Who Resurrects the Dead

When I greet a Jewish friend that I haven’t seen in a very long time I typically say, “Mchayei Meitim.” It literally means, “who resurrects the dead.” Weird huh?

It’s less weird if you know that “Mchayei Meitim” is the conclusion of a traditional Jewish blessing that thanks God for, yes, resurrecting the dead. Some Jews take this blessing literally and recite this blessing x3/day as an affirmation of God’s limitless power. When greeting an old friend it’s a way of saying something like, “It’s great to see you” and “Let’s pick up right where we left off.”

I don’t put much stock in the traditional Jewish view that one day the dead will rise and be gathered back together in some sort of “Zion.” But this week the dead literally came back to life for me and my family.

I’m writing this post mid-journey so some of the details are still a bit fuzzy, but here’s as much of the story as I feel I can meaningfully share right now…

A couple of months ago I received an email from an active member of The Davis Academy grandparent community named Carol. She wrote to ask me if I was related to a man named Morris Lapidus who lived in Syracuse, NY. Like most Lapidus’, I’m fairly accustomed to being asked if I’m related to such and such Lapidus from such and such a place. It happens a couple of times a year and I typically respond by saying, “Not that I know of, but I’m sure we’re distant cousins somehow.”

As far as Morris Lapidus from Syracuse is concerned– well he’s my great grandfather. I’m named after him. So you might imagine my surprise and curiosity when out of the blue came an email asking if he was a relative.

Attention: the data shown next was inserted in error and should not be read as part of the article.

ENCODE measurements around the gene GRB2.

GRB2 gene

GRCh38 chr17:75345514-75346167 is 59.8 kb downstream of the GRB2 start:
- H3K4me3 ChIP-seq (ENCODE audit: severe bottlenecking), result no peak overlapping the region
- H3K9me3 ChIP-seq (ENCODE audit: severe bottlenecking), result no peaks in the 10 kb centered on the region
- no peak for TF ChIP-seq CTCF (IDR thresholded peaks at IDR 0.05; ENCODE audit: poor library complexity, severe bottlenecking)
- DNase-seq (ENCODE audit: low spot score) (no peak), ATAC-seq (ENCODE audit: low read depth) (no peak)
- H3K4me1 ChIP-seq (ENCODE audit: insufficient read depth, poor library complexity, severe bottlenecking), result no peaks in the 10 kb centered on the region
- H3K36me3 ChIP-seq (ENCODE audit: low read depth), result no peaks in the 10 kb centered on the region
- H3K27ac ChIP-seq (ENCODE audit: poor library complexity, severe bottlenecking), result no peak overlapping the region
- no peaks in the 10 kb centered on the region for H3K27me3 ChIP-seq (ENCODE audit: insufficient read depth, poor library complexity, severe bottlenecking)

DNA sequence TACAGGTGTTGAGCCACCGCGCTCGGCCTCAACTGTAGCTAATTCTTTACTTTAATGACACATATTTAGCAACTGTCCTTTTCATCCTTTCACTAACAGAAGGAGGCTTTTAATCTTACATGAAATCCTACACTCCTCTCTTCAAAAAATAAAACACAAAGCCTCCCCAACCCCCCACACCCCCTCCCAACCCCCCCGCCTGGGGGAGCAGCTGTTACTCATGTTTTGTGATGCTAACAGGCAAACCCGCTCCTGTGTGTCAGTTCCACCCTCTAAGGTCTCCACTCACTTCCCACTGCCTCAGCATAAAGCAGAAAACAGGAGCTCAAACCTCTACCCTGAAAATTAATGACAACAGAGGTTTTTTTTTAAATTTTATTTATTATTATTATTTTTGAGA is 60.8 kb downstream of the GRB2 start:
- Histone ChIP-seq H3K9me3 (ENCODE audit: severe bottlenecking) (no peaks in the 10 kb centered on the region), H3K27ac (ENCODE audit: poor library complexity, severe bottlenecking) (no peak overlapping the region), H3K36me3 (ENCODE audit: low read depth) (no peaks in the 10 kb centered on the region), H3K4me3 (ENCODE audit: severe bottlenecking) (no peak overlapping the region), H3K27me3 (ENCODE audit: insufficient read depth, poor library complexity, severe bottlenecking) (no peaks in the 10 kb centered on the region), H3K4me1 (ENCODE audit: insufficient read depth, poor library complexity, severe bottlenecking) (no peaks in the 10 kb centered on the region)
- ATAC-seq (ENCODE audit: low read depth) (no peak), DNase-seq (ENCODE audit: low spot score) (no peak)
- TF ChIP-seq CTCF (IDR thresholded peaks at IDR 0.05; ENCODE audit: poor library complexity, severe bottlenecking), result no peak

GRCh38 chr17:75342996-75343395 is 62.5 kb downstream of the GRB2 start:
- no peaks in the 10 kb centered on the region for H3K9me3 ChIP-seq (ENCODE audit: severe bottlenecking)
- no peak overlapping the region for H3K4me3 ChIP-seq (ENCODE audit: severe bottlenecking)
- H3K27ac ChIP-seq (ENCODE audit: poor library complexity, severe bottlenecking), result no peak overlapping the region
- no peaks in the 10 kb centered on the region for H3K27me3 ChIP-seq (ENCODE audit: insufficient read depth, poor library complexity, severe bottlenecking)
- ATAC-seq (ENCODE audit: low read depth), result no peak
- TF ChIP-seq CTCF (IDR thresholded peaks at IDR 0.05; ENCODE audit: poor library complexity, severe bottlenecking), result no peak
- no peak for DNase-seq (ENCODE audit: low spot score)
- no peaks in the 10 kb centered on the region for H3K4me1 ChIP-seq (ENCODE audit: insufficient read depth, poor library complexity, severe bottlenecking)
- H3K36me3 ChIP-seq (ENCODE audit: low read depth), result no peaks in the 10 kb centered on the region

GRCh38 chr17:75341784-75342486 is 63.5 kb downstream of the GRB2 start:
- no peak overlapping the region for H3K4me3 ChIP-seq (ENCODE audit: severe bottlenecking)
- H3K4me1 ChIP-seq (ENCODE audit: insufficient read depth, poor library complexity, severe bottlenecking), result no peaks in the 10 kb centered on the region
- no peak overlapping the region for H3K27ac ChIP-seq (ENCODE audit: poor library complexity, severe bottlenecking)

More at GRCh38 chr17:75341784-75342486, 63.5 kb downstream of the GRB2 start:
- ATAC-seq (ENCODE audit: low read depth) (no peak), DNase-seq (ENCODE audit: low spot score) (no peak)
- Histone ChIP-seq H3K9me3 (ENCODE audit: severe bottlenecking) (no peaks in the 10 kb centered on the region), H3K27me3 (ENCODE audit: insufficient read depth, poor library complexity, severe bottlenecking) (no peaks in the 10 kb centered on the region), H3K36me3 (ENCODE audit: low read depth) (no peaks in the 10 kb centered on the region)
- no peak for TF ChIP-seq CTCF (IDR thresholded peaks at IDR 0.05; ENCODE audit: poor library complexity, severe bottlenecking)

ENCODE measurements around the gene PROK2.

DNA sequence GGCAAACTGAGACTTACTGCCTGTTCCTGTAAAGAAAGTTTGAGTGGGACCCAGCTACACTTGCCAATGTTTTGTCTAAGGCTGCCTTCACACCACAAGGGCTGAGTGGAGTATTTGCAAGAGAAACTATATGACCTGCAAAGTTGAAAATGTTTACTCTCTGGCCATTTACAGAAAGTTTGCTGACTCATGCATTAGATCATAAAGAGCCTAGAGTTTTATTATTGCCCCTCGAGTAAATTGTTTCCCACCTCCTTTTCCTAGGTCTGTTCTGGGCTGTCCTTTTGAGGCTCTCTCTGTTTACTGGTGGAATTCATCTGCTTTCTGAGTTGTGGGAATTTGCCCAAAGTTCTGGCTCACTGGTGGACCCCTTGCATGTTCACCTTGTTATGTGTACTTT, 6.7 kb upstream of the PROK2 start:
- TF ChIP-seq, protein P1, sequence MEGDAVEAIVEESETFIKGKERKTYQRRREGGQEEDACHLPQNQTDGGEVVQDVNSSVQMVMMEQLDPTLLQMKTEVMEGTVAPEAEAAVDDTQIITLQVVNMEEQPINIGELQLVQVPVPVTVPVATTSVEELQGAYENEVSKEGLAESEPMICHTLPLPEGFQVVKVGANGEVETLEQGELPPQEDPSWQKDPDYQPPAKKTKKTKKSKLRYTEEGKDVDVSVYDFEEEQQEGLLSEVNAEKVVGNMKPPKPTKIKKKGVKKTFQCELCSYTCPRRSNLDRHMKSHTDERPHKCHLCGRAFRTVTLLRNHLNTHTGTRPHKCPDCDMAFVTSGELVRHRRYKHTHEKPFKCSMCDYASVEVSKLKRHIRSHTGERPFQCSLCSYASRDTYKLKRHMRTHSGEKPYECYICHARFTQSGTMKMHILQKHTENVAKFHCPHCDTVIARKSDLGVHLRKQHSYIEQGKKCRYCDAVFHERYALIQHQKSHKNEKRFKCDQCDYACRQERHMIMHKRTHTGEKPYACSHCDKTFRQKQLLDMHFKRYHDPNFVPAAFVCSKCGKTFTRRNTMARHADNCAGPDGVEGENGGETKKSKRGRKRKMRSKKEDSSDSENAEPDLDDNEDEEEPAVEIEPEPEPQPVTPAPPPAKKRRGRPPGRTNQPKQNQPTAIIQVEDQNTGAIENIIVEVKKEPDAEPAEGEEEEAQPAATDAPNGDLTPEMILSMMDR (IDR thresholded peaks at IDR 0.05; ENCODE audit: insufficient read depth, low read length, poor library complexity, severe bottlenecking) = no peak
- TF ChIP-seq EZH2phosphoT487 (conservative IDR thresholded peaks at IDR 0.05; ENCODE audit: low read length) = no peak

Carol, who I have known for many years, was sitting with her friend, Ann, at Shabbat services at their synagogue– B’nai Torah. Coincidentally there was a Davis Academy student who was becoming Bar Mitzvah that morning. At some point during the service the Bar Mitzvah family said something along the lines of “Thank you Davis Academy and thank you Rabbi Micah Lapidus.” Upon hearing my name, Ann, who recently celebrated her 90th birthday, turned to Carol and asked, “Lapidus? I wonder if Rabbi Lapidus is related to Morris Lapidus?” Carol replied, “I don’t know, but why do you ask?” At that point Ann shared that Morris Lapidus rescued her and her husband from the displaced persons camp in Europe after World War II. Morris Lapidus was their sponsor, bringing them to the States, and helping them settle in Syracuse, NY. All this because Morris Lapidus’ first wife, whose name none of us recall at the moment, was Ann’s husband’s aunt.

I can’t speak for the rest of my family, but I can say that I knew none of this and I’m pretty sure that most of my cousins don’t either. What I’m saying is that this week I was reunited with family I never knew I had who live right here in Atlanta.

This week I met Ann and her daughter Hilda. They were kind enough to come and visit me at The Davis Academy. Together we started to unpack the story of our family. Preliminarily I learned a few things….


Hilda, Ann, and Micah
Hilda, Ann, and Micah

I learned that when Ann and her husband got off the boat in New York my grandfather Harold met them at the docks and escorted them via train back to Syracuse.

I learned that my great grandfather was an “entrepreneur” who owned various rental properties and was also a very learned man, always reading.